Ranjan was to host the special Holi edition of WPP Stream Asia in Jaipur. His flights were booked. However, he chose to fly to a different destination called Heaven. And I am sure he will be watching us from there, showering his love and blessings.

I have many memories of Ranjan but there is this special one that I want to share with all of you, dear streamers-
On a wintery afternoon in Jan 15 Ranjan called to check if it was ok for him to miss the team meeting scheduled for Wednesday afternoon in Jaipur, a few hours before Stream was going to open. I wasn’t comfortable but I was aware of his seniority and hesitatingly requested if he could come earlier.

He tells me, “Apoorva, I hate morning flights so will you give me a room for an additional night and promise me that we can have a drink together once I reach the hotel.”
That was Ranjan – the legendary adman to the world, a thorough gentleman and an endearing child to me.
You can’t be missed, for you will never be forgotten, Ranjan. RIP Always.
If you have a memory with Ranjan- please do share here.

Chetan Mahajan

The gift

I was a minion (Senior Account Executive) in the same office as Ranjan Kapur, back in 1996. He was a bigshot. Our interactions were few and far between. The one thing that remains with me of his leadership was a gift. Everyone in the company received as a gift on O&M’s 50th birthday.The gift was a set of three Russian nesting dolls – one inside the other. In the smallest one was a scroll which read “If we hire people smaller than ourselves, we will be a company of dwarfs. And if we hire people bigger than ourselves, we will be a company of giants.” I have treasured that lesson ever since. From the giant himself.

Kunal Jeswani

Whisky & Mutton

I remember catching up with Ranjan one evening at Stream, over a drink or two. The conversation drifted through art, advertising, politics and origami... till we ended up talking about great whisky and great food. I remember Ranjan's eyes lighting up as he talked about his father who enjoyed a large peg of whisky every evening of his adult life (and, according to Ranjan, probably lived to a ripe old age because of it). I remember the passion with which he spoke about his favourite Indian recipes. But when we started talking about mutton, he stopped for a minute and a gentle smile crossed face. Mutton had a special place in his heart. We quickly flagged a waiter who was walking around with a plate of mutton starters and devoured them with some pretty decent whisky. It was a good evening. We both walked away happier for it. I think I will put up a Whisky & Mutton counter at the Stream Cookout this year. I think he'd like that.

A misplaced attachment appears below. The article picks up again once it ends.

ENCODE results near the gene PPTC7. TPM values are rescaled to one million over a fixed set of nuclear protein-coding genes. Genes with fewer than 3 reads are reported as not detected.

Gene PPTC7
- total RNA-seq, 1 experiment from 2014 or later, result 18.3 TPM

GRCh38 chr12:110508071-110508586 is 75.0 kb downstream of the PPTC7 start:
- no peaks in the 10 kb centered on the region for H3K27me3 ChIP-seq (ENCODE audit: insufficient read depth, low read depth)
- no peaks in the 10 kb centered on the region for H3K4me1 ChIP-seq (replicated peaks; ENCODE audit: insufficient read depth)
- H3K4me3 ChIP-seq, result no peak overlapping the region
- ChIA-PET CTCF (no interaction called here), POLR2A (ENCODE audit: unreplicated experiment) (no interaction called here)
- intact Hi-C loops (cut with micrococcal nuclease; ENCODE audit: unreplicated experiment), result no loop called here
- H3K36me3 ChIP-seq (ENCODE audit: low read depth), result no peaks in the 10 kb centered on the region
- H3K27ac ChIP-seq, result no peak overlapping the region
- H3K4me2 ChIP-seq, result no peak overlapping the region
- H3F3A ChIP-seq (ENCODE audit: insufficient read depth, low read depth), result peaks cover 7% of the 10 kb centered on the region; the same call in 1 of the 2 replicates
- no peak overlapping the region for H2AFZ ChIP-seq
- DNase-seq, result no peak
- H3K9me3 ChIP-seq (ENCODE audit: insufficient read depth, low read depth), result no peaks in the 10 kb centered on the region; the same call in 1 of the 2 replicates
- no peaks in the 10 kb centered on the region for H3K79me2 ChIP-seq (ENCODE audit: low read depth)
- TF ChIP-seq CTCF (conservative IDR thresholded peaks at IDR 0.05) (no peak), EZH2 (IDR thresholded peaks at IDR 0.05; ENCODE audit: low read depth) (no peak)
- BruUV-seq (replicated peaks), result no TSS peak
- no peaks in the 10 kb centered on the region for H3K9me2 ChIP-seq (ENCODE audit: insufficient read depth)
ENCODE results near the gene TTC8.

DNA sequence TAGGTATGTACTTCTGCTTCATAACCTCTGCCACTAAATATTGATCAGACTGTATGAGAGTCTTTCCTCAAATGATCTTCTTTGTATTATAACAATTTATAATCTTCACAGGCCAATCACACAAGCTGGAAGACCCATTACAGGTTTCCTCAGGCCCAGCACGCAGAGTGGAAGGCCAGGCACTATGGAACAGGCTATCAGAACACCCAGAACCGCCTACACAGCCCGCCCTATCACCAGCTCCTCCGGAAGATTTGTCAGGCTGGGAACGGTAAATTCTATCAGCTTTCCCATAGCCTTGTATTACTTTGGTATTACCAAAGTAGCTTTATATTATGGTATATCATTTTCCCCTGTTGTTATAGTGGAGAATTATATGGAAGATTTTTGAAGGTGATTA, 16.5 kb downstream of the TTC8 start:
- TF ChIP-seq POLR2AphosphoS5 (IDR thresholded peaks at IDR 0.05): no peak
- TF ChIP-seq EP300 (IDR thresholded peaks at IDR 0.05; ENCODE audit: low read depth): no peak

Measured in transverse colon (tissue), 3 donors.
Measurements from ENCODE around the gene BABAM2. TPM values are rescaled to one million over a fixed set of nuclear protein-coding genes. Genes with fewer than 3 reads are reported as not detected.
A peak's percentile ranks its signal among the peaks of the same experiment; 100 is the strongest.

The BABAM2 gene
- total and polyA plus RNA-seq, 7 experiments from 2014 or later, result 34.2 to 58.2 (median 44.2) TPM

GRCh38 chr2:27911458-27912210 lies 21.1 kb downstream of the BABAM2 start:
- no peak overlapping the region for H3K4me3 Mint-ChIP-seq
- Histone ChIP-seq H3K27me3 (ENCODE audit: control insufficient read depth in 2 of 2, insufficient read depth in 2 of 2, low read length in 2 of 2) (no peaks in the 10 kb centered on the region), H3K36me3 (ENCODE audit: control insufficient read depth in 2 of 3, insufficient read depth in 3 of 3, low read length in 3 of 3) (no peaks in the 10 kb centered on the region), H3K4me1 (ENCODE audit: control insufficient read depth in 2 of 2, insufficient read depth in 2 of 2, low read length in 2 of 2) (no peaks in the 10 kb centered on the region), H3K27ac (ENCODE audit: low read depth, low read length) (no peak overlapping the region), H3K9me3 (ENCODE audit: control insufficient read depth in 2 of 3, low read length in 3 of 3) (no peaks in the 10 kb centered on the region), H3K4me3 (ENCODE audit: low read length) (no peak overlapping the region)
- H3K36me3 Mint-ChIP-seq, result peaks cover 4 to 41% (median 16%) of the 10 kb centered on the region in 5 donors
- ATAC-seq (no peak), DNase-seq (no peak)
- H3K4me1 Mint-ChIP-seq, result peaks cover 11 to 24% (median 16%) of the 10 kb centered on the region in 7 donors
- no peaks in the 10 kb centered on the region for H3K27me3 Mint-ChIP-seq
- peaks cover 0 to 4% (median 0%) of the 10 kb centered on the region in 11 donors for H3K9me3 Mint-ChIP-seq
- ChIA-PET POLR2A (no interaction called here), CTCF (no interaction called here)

Ella Kieran


An invisible dog

I'm not sure how it came to be, but the very first time Ranjan and I spoke - he convinced me he had a dog. This became a long running joke until I finally visited him in Mumbai, and realised that he had been pulling my leg. It's barely a story now, more like a moment, but for me, it speaks to the person, who despite status and wisdom, was always in for a good joke. Paternal, kind, always full of humour, busy drawing or cooking. A true hero, and I only knew Ranjan for such a short time. I was fortunate.

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